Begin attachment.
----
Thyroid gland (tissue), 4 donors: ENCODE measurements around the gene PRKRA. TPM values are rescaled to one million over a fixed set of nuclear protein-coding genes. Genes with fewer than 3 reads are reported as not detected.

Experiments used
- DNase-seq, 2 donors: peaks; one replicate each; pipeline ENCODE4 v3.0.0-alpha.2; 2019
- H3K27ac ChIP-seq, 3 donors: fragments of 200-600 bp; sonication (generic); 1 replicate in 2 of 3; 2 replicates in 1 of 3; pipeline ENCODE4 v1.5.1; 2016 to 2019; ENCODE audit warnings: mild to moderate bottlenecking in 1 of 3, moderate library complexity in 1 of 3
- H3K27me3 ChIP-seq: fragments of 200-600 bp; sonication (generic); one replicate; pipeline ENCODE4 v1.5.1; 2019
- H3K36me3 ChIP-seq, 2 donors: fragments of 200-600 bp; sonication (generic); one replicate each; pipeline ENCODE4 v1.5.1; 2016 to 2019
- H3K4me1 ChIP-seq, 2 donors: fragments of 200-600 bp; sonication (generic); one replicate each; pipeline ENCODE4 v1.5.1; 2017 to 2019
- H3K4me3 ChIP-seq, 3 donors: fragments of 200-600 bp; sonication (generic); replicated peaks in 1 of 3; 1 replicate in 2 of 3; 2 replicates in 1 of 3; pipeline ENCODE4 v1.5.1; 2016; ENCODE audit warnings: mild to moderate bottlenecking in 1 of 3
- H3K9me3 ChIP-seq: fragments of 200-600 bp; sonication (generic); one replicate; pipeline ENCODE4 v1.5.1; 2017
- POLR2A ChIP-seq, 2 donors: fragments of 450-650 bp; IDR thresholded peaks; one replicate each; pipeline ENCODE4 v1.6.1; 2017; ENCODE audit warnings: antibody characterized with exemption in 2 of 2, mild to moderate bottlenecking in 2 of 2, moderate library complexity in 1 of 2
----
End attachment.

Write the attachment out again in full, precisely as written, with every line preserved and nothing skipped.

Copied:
Thyroid gland (tissue), 4 donors: ENCODE measurements around the gene PRKRA. TPM values are rescaled to one million over a fixed set of nuclear protein-coding genes. Genes with fewer than 3 reads are reported as not detected.

Experiments used
- DNase-seq, 2 donors: peaks; one replicate each; pipeline ENCODE4 v3.0.0-alpha.2; 2019
- H3K27ac ChIP-seq, 3 donors: fragments of 200-600 bp; sonication (generic); 1 replicate in 2 of 3; 2 replicates in 1 of 3; pipeline ENCODE4 v1.5.1; 2016 to 2019; ENCODE audit warnings: mild to moderate bottlenecking in 1 of 3, moderate library complexity in 1 of 3
- H3K27me3 ChIP-seq: fragments of 200-600 bp; sonication (generic); one replicate; pipeline ENCODE4 v1.5.1; 2019
- H3K36me3 ChIP-seq, 2 donors: fragments of 200-600 bp; sonication (generic); one replicate each; pipeline ENCODE4 v1.5.1; 2016 to 2019
- H3K4me1 ChIP-seq, 2 donors: fragments of 200-600 bp; sonication (generic); one replicate each; pipeline ENCODE4 v1.5.1; 2017 to 2019
- H3K4me3 ChIP-seq, 3 donors: fragments of 200-600 bp; sonication (generic); replicated peaks in 1 of 3; 1 replicate in 2 of 3; 2 replicates in 1 of 3; pipeline ENCODE4 v1.5.1; 2016; ENCODE audit warnings: mild to moderate bottlenecking in 1 of 3
- H3K9me3 ChIP-seq: fragments of 200-600 bp; sonication (generic); one replicate; pipeline ENCODE4 v1.5.1; 2017
- POLR2A ChIP-seq, 2 donors: fragments of 450-650 bp; IDR thresholded peaks; one replicate each; pipeline ENCODE4 v1.6.1; 2017; ENCODE audit warnings: antibody characterized with exemption in 2 of 2, mild to moderate bottlenecking in 2 of 2, moderate library complexity in 1 of 2